- The CyberGIS software framework will shift the current paradigm of GIS and associated spatial analysis/modeling software to create scalable and sustainable software ecosystems while achieving groundbreaking scientific advances in understanding coupled human-natural systems that would be impossible otherwise. These advances will, for example, dramatically advance the understanding of disaster preparedness and response and impacts of global climate change. This framework will empower high-performance and collaborative geospatial problem solving and serve as a key driver for the interoperability of international cyberinfrastructure based on broad engagement of user communities related to GIS for both research and education purposes.
The project will establish an industrial partnership with the Environmental Systems Research Institute (ESRI), collaborations with the Department of Energy’s Oak Ridge National Laboratory (ORNL) and the U.S. Geological Survey (USGS) National Map Project, and international partnerships with several institutions in Australia, China, and the United Kingdom to effectively extend the benefits to the nation and society in significant ways.
National Institute of Justice, Office of Justice Programs, U.S. Department of Justice
This project builds upon the extensive expertise and proven track record of the research team at ASU’s GeoDa Center for Geospatial Analysis and Computation to develop a flexible methodological framework, integrating new techniques for geospatial visual analytics and spatial econometrics with state of the art geocomputation technologies to yield the basis for an enhanced decision support system for criminal justice interventions. In addition to methodological efforts, the research will yield an open source and cross-platform modular software toolbox that will be delivered through a multitude of user interfaces. These include traditional free standing desktop software, toolbox extensions to commercial GIS, web services and integration into the immersive virtual reality environment embedded in ASU’s Decision Theater.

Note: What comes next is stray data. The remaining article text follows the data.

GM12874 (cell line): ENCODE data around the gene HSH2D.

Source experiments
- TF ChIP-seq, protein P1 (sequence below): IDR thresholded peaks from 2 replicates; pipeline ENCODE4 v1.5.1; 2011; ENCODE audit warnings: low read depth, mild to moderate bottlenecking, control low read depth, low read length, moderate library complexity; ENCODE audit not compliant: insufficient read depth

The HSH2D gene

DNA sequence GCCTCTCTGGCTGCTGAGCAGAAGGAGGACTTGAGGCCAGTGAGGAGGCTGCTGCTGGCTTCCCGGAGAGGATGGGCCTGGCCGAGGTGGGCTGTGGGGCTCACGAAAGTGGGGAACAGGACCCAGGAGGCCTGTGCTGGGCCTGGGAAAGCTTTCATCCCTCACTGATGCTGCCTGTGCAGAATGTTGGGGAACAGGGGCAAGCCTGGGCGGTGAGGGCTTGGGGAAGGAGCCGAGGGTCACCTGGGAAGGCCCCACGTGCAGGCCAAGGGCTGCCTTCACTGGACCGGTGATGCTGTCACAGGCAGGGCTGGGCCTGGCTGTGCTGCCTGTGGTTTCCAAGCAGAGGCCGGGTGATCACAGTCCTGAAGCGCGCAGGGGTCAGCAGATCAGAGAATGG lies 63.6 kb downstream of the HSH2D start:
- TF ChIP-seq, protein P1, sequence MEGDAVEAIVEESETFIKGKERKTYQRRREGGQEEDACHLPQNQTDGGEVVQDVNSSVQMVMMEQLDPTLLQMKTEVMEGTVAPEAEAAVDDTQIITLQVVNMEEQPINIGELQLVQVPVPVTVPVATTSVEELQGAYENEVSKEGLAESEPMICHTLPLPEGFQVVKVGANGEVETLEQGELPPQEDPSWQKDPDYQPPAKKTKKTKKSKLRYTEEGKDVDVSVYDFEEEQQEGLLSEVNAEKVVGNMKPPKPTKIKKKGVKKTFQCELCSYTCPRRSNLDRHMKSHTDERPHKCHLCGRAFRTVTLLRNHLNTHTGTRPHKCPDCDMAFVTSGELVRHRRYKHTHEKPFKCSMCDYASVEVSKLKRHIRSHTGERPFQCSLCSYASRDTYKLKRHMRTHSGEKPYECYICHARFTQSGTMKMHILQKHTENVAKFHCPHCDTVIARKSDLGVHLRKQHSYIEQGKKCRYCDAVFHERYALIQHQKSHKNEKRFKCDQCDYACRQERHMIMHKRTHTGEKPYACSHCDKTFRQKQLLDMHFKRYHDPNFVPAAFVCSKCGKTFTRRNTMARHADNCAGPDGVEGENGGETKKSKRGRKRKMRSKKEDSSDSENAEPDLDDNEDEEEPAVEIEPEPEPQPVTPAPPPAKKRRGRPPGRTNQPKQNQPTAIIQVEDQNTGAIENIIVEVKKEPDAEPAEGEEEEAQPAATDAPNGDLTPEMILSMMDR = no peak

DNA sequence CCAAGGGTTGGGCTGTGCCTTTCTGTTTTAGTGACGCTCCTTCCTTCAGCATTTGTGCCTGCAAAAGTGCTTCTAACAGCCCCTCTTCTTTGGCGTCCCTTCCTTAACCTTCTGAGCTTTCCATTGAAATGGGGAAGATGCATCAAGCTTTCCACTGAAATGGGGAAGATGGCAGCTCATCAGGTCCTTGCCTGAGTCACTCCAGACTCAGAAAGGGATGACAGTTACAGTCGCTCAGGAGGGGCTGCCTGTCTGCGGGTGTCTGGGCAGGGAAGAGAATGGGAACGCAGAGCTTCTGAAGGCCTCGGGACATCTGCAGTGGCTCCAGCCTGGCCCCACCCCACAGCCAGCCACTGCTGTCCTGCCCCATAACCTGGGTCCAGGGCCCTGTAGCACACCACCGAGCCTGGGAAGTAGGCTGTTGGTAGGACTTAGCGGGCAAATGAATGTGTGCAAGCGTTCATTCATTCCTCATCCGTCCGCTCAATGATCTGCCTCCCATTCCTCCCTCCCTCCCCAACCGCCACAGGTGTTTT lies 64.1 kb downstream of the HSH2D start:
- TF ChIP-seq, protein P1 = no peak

The research consists of a three-phase project over three years (2010-12), with each phase yielding a well-defined set of deliverables, progressing from exploratory analysis to explanatory modeling and culminating with the integration of these models into a simulation environment at the core of a geospatial decision support system. In each phase, progress is made along three dimensions of inquiry: (i) refinement and development of new methods of visual analytics and geospatial data analysis to visualize, interpret and simulate criminal events; ii(ii) incorporation of state of the art methods into user friendly and high performance open source software tools; (iii) application of the methods and tools in carefully designed case studies, in close cooperation with our Police partners. Methodological contributions will be made to the fields of Exploratory Spatial Data Analysis (ESDA), Spatial Econometrics and Spatial Decision Support Systems, and include the extension of space-time exploratory analysis and econometrics and the incorporation of explicit network structures.